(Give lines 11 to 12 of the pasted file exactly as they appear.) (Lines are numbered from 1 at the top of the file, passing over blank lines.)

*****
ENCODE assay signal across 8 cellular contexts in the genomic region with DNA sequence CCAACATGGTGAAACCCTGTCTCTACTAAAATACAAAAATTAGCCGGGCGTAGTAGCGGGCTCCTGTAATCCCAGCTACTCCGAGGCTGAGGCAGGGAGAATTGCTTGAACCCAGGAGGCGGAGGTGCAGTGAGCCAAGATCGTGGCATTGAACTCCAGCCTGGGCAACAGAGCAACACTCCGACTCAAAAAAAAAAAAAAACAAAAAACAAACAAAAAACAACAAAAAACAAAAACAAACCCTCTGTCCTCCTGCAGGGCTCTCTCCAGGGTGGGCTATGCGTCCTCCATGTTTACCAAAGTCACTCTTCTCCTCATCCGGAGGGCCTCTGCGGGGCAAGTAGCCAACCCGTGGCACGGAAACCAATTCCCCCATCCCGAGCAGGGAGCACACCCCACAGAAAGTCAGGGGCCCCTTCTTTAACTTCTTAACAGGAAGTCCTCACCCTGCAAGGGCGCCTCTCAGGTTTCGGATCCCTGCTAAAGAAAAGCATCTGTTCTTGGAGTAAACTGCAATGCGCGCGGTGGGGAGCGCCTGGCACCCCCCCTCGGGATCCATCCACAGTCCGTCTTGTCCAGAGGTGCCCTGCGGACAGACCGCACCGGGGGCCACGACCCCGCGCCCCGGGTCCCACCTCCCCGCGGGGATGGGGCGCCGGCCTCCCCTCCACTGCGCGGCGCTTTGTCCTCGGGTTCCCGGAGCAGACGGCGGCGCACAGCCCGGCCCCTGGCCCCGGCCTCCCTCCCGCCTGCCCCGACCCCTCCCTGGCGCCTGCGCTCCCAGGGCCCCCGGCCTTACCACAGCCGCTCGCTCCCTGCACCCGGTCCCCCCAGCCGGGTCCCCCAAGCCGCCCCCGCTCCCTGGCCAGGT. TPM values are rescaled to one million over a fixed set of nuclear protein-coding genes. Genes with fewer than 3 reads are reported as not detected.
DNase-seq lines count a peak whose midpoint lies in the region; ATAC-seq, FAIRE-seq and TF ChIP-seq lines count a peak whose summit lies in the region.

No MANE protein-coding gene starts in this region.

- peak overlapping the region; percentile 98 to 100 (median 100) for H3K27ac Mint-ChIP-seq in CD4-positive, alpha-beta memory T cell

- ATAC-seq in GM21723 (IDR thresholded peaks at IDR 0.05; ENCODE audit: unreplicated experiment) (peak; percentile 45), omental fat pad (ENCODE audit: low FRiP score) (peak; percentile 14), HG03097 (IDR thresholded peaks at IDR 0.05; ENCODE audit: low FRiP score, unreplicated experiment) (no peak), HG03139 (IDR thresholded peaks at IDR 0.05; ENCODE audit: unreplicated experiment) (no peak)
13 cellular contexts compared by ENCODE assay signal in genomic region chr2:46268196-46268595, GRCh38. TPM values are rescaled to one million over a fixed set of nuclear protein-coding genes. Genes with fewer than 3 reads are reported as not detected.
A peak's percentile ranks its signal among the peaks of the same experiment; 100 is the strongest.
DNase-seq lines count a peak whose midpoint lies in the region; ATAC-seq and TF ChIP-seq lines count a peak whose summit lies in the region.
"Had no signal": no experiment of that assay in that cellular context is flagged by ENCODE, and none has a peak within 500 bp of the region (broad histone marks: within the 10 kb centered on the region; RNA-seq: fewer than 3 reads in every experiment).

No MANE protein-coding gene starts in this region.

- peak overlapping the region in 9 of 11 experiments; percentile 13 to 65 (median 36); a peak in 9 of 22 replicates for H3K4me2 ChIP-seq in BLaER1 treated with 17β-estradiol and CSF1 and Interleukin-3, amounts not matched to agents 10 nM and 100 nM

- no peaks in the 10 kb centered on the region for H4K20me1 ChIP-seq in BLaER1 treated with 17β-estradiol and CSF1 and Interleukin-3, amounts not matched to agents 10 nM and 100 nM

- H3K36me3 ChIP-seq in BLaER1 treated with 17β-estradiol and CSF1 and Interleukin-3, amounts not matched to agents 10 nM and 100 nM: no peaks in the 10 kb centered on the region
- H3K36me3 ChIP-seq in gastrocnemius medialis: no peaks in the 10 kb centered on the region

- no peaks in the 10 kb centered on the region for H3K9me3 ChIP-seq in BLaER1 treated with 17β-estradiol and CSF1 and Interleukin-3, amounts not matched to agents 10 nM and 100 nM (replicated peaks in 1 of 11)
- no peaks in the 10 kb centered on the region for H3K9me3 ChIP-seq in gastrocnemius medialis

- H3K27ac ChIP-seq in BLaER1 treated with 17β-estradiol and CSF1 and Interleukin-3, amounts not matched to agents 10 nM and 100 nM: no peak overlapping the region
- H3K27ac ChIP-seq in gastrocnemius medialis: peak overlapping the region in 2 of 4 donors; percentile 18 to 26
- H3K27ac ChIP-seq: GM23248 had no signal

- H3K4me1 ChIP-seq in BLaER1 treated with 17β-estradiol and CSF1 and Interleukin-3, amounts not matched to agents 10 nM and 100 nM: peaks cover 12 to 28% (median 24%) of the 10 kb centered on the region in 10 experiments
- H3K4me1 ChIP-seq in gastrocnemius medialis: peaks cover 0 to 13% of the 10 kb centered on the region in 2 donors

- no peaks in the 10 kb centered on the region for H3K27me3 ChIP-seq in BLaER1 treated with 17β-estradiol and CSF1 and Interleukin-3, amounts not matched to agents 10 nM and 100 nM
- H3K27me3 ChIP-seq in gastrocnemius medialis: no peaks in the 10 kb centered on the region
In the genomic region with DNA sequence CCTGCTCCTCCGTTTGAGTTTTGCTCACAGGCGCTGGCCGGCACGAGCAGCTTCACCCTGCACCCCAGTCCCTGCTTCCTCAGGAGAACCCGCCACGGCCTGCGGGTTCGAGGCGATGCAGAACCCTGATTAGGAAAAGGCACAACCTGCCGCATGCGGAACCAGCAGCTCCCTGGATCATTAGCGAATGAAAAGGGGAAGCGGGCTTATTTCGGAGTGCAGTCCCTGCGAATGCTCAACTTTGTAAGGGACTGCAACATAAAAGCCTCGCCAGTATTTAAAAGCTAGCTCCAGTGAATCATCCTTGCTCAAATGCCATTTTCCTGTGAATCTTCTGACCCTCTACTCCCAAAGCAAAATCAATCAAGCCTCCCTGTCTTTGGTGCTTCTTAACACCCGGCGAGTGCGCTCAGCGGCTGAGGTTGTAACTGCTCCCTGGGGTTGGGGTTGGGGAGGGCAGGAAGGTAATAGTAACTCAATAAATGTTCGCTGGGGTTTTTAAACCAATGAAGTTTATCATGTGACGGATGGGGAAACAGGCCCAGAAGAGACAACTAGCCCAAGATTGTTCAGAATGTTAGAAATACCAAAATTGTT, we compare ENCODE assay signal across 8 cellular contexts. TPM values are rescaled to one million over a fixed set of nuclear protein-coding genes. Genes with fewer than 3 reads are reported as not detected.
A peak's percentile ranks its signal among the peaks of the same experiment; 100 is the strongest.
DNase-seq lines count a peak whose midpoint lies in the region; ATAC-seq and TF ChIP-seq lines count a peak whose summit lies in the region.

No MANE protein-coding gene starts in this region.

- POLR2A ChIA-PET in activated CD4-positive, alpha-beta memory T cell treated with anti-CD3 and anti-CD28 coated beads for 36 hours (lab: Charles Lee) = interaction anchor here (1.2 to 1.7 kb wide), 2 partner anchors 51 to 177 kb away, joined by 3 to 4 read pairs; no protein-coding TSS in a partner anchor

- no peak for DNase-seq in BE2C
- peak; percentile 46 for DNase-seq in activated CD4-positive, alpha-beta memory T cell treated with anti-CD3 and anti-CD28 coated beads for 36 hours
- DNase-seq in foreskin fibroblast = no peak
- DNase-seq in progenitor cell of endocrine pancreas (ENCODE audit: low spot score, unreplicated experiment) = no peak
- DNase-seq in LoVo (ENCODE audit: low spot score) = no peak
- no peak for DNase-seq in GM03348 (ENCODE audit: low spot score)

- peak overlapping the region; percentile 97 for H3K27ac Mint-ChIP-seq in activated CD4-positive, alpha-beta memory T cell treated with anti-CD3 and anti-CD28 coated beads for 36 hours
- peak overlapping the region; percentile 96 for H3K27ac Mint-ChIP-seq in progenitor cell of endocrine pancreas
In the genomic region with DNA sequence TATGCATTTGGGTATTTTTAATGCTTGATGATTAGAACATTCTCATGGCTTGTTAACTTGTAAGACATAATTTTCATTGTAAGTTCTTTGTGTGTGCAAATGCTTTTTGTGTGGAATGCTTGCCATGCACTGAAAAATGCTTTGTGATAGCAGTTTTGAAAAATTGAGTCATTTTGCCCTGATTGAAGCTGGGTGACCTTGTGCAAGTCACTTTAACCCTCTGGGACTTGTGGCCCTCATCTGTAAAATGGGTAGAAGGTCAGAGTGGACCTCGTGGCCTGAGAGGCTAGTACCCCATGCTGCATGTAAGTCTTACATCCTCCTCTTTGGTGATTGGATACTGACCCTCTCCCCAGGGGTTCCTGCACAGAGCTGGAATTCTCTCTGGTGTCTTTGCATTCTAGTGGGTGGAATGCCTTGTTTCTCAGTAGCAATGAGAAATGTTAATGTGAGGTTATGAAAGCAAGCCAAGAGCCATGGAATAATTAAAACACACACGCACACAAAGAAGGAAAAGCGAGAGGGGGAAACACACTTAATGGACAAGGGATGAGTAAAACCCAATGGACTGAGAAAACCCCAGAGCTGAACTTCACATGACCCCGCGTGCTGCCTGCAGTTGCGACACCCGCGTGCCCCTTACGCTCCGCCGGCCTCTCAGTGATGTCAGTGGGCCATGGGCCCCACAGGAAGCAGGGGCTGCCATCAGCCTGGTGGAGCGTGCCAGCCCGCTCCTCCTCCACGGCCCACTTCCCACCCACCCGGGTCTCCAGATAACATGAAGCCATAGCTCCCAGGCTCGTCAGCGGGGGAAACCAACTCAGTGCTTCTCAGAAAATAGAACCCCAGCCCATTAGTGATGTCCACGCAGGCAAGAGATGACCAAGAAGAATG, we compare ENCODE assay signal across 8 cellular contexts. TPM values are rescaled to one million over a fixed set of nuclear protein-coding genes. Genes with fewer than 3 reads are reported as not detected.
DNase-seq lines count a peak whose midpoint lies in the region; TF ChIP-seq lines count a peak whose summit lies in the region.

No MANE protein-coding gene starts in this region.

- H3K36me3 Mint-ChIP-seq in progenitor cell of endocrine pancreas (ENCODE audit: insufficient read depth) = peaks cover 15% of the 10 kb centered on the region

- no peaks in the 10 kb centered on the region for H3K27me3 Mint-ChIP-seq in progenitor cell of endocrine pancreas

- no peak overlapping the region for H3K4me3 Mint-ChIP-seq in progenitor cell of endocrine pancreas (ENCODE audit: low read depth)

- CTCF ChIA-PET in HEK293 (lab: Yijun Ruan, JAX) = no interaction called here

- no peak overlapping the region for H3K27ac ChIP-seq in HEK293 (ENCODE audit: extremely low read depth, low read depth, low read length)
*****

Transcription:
- peak overlapping the region in 9 of 11 experiments; percentile 13 to 65 (median 36); a peak in 9 of 22 replicates for H3K4me2 ChIP-seq in BLaER1 treated with 17β-estradiol and CSF1 and Interleukin-3, amounts not matched to agents 10 nM and 100 nM

- no peaks in the 10 kb centered on the region for H4K20me1 ChIP-seq in BLaER1 treated with 17β-estradiol and CSF1 and Interleukin-3, amounts not matched to agents 10 nM and 100 nM